This presentation by filmmaker Jennifer Readfearn included early screenings of segments from her documentary, "Sun Come Up." This character-driven documentary following the relocation of some of the world’s first climate refugees, the Carteret Islanders – a community living on a remote island chain 50 miles off the coast ofPapua New Guinea. The islanders are among the first to organize a community-wide evacuation as a result of climate change. Skidmore will host an advanced screening of this film followed by a discussion with filmmaker Jennifer Redfearn. To learn more about this documentary, please click here. This event is co-sponsored by Environmental Studies, The Office of Student Diversity Programs, The Office of Intercultural Studies, Sustainable Skidmore, and the Environmental Action Club.
Peter C. Mancall
Peter C. Mancall, Professor of History and Anthropology at the University of Southern California and Director of the USC-Huntington Early Modern Studies Institute participated in two events. Professor Mancall gave a lecture titled "Fatal Journey: The Final Expedition of Henry Hudson." The following day Professor Mancall joined Professor Tom Lewis, Skidmore College Department of English, in a walk-through of the Lives of the Hudson exhibit. Professor Mancall is the author of many critically acclaimed books and scholarly articles. His newest book, Fatal Journey, traces the last voyage of Henry Hudson and has been featured in The Chronicle of Higher Education as well as on The Daily Show with Jon Stewart; this book is the subject of his Monday evening lecture.
Panel Discussion: "Picturing the Hudson"
Greg Pfitzer, The Douglas Family Chair in American Culture, History and Literary and Interdisciplinary Studies; artist Alan Michelson; and columnist Fred LeBrun participated in a panel discussion about the Lives of the Hudson exhibit.
The Big Green Scream!
The Big Green Scream featured the Skidmore College men's and women's basketball teams as they defeated Vassar in a Liberty League doubleheader at the Sports and Recreation Center. The theme of the event was going green, with a variety of contests, including eco-trivia, and giveaways, such as reusable bags, throughout both games.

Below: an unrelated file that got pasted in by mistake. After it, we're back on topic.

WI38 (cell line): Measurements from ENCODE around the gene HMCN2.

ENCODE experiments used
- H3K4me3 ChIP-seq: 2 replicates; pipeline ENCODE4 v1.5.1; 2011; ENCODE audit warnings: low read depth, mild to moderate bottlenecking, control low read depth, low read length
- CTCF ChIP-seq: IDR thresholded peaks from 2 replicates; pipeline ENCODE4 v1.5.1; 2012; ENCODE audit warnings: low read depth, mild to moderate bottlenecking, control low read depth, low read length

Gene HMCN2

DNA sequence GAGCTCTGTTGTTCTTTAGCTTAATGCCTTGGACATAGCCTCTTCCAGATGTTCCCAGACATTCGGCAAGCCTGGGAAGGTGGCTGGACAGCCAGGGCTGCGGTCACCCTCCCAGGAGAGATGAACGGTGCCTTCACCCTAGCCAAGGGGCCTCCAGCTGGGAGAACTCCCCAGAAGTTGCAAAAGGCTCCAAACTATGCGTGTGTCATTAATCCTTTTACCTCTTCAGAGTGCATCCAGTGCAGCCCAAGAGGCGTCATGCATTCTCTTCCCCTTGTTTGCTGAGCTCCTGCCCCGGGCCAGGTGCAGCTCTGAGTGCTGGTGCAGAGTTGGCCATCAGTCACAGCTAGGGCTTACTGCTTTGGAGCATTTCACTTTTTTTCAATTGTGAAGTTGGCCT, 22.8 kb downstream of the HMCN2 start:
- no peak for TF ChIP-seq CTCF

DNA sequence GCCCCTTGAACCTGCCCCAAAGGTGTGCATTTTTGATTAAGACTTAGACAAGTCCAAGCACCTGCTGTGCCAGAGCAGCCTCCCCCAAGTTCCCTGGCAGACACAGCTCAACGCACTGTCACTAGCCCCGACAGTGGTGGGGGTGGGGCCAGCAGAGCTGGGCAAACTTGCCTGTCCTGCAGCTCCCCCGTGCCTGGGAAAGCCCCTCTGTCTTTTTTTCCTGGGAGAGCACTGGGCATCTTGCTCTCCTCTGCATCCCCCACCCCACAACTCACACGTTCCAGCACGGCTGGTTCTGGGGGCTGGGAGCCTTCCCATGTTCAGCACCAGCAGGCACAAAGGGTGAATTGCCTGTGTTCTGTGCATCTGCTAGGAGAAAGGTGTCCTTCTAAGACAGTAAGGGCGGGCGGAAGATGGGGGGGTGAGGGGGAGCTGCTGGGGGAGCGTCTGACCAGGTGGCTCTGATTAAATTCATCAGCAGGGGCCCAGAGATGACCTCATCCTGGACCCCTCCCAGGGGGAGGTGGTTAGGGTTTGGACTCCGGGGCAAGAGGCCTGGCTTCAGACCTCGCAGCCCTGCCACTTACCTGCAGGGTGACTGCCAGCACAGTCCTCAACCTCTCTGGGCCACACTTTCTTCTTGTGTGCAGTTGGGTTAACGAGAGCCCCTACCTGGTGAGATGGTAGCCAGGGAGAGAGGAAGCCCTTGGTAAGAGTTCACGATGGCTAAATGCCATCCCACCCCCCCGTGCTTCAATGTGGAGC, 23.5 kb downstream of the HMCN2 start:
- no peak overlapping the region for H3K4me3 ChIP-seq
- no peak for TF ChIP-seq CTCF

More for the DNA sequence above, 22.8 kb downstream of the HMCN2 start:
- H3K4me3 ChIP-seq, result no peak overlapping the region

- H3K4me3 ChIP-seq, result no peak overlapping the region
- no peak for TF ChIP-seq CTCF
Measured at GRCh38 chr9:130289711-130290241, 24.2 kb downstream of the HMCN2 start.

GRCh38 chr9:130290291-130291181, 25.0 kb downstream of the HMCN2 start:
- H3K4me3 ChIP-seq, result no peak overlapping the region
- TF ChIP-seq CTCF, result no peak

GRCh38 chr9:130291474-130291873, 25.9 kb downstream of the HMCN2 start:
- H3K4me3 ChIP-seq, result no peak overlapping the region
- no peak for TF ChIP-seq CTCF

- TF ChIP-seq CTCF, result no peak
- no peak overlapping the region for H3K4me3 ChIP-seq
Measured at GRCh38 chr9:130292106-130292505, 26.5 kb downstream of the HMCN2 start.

Focus Skidmore: Lucy Van Hook: Debriefing Copenhagen from the Ground
Lucy Van Hook, an independent carbon consultant, is currently managing the Carbon Quantification Project at The Maine Housing Authority, and has been since its inception in January 2008. Lucy has studied the ecology of climate change since 2000. She is part of a technical team that is developing a weatherization methodology to measure, monitor and sell the carbon emissions avoided from weatherizing single family and multi-family dwellings. The larger scope of the Carbon Project includes the development of a Project Document that will allow Housing Finance Agencies (HFAs) to quantify and sell carbon emission reductions from solar thermal installations and energy efficiency measures in the housing projects they sponsor. Lucy oversees the participation of the state HFAs that have joined the Program during the development stage, and will continue to do so as other interested agencies join the Program. Lucy is a Maine certified energy auditor, and received her BA in Biology and Environmental Studies from Bowdoin College.
Through her work, she attended the Copenhagen Climate Change conference and offers the Skidmore community a look inside the conference from the perspective of a young person working in the climate change field.
Environmentalism and Religion
Erica Fuller and Rick Chrisman host a Religious and Spiritual Life Dialogue about Environmentalism and Religion.
UN Ambassador's Club Teleconference
The Ambassador's Club at the United Nations, started by Ambassador Kamal from Pakistan, is "a "virtual" program of interactive out-reach, linking a voluntary association of Ambassadors and senior International Civil Servants at the United Nations with students and executives in the United States". Join Ambassador Kamal and two of his UN colleagues for a robust discussion about the outcome of the Copenhagen Climate Change Conference and any relevant policy implications. Please click hereto learn more about The Ambassador's Club at the United Nations. This is event was co-sponsored or supported by the Environmental Studies Program, Sustainable Skidmore, the Environmental Action Club and International Affairs.
Living the Liberal Arts in Environmental Studies
ES faculty, staff, students, and alumni meet for a panel discussion about life during and after the Environmental Studies major at Skidmore College. Alumni Becky DiSciacca '05, Lauren Mandel '05, John Schott '04, Kate Sherman '06, Adam Streiffer '03, and Laura Wittman '05 return to Skidmore to discuss their experiences after graduating with a degree in Environmental Studies.